Molecular cloning of a novel cecropin-like peptide gene from the swallowtail butterfly, Papilio xuthus

  • cc icon
  • ABSTRACT

    A new cecropin-like antimicrobial peptide (Px-CLP) gene was isolated from the immunechallenged larvae of the swallowtail butterfly, Papilio xuthus, by employing annealing control primer (ACP)-based GeneFishing PCR. The full-length cDNA of Px-CLP is 310 nucleotides encoding a 70 amino acid precursor that contains a putative 22-residue signal peptide, a 4-residue propeptide, a presumed 37-residue mature peptide, and an uncommon 7-residue acidic pro-region at the C-terminus. The deduced amino acid sequence of Px-CLP showed significant identities with other Lepidopteran cecropin D type peptides. RT-PCR revealed that the Px-CLP transcript was detected at significant level after injection with bacterial lipopolysaccharide (LPS). The peptides with or without C-terminal acidic sequence region were synthesized on-solid phage and submitted to antibacterial activity assay. The synthetic 37-mer peptide (Px-CLPa), which removed C-terminal acidic sequence region, was showed exclusively antibacterial activity against E. coli ML35; meanwhile, a 44-mer peptide (Px-CLPb) with C-terminal acidic peptide region was not active. This result suggests that Px-CLP is produced as a larger precursor containing a C-terminal pro-region that is subsequently removed by C-terminal modification.


  • KEYWORD

    Papilio xuthus , antimicrobial peptide , RT-PCR , antibacterial activity

  • 1. Boman HG, Boman IA, Andreu D, Li ZQ, Merrifield RB, Schlenstedt G (1989) Chemical synthesis and enzymic processing of precursor forms of cecropins A and B. [J Biol Chem] Vol.264 P.5852-5860 google
  • 2. Boman HG (1995) Peptide antibiotics and their role in innate immunity. [Annu Rev Immunol] Vol.13 P.61-92 google doi
  • 3. Bulet P, Hetru C, Dimarcq J, Hoffmann D (1999) Antimicrobial peptides in insects; structure and function. [Dev Comp Immunol] Vol.23 P.329-344 google doi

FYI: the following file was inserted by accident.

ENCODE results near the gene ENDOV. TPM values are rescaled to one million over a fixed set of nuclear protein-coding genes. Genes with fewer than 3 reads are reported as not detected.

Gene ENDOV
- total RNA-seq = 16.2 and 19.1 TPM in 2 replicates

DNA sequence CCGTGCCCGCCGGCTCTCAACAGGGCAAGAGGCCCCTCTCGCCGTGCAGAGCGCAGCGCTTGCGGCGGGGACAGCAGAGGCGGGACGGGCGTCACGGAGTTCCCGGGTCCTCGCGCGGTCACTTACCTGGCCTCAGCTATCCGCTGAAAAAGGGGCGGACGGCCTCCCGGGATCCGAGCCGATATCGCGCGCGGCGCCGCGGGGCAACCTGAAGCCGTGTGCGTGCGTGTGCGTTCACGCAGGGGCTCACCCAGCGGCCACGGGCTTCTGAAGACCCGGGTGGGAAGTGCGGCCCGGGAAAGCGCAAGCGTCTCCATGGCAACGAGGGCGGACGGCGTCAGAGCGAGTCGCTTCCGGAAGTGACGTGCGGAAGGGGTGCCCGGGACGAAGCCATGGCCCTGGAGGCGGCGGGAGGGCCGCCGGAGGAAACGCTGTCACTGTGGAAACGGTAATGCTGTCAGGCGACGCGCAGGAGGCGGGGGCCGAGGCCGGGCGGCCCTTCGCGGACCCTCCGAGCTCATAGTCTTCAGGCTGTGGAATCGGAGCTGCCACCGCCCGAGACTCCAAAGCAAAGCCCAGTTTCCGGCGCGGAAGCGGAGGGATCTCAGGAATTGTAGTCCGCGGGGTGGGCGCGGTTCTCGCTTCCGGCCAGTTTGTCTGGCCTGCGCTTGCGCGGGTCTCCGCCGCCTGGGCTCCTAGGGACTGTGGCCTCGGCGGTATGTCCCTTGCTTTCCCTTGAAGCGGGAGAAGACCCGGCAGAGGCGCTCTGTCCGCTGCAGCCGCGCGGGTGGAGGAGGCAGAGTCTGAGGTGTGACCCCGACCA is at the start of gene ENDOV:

• 4. Chalk R, Townson H, Ham PJ (1995) Brugia pahangi: the effects of cecropins on microfilariae in vitro and in Aedes Aegypti. [Exp Parasitol] Vol.80 P.401-406 google doi
  • 5. Callaway JE, Lai J, Haselbeck B, Baltaian M, Bonnesen SP, Weickmann J (1993) Modification of the C terminus of cecropin is essential for broad-spectrum antimicrobial activity. [Antimicrob Agents Chemother] Vol.37 P.1614-1619 google doi
  • 6. Cociancich S, Bulet P, Hetru C, Hoffmann JA (1994) The inducible antibacterial peptides of insects. [Parasitol Today] P.132-139 google doi
  • 7. DeLucca AJ, Bland JM, Jacks TJ, Grimm C, Cleveland TE, Walsh TJ (1997) Fungicidal activity of cecropin A. [Antimicrob Agents Chemother] Vol.41 P.481-483 google
  • 8. Gudmundsson GH, Lidholm DA, Asling B, Gan R, Boman HG (1991) The cecropin locus. Cloning and expression of a gene cluster encoding three antibacterial peptides in Hyalophora cecropia. [J Biol Chem] Vol.266 P.11510-11517 google
  • 9. Hara S, Taniai K, Kato Y, Yamakawa M (1994) Isolation and α-amidation of the non-amidated form of cecropin D from larvae of Bombyx mori. [Comp Biochem Physiol B] Vol.108 P.303-308 google doi
  • 10. Hoffman JA, Kafatos FC, Janeway CA, Ezekowitz RA (1999) Phylogenetic perspectives in innate immunity. [Science] Vol.284 P.1313-1318 google doi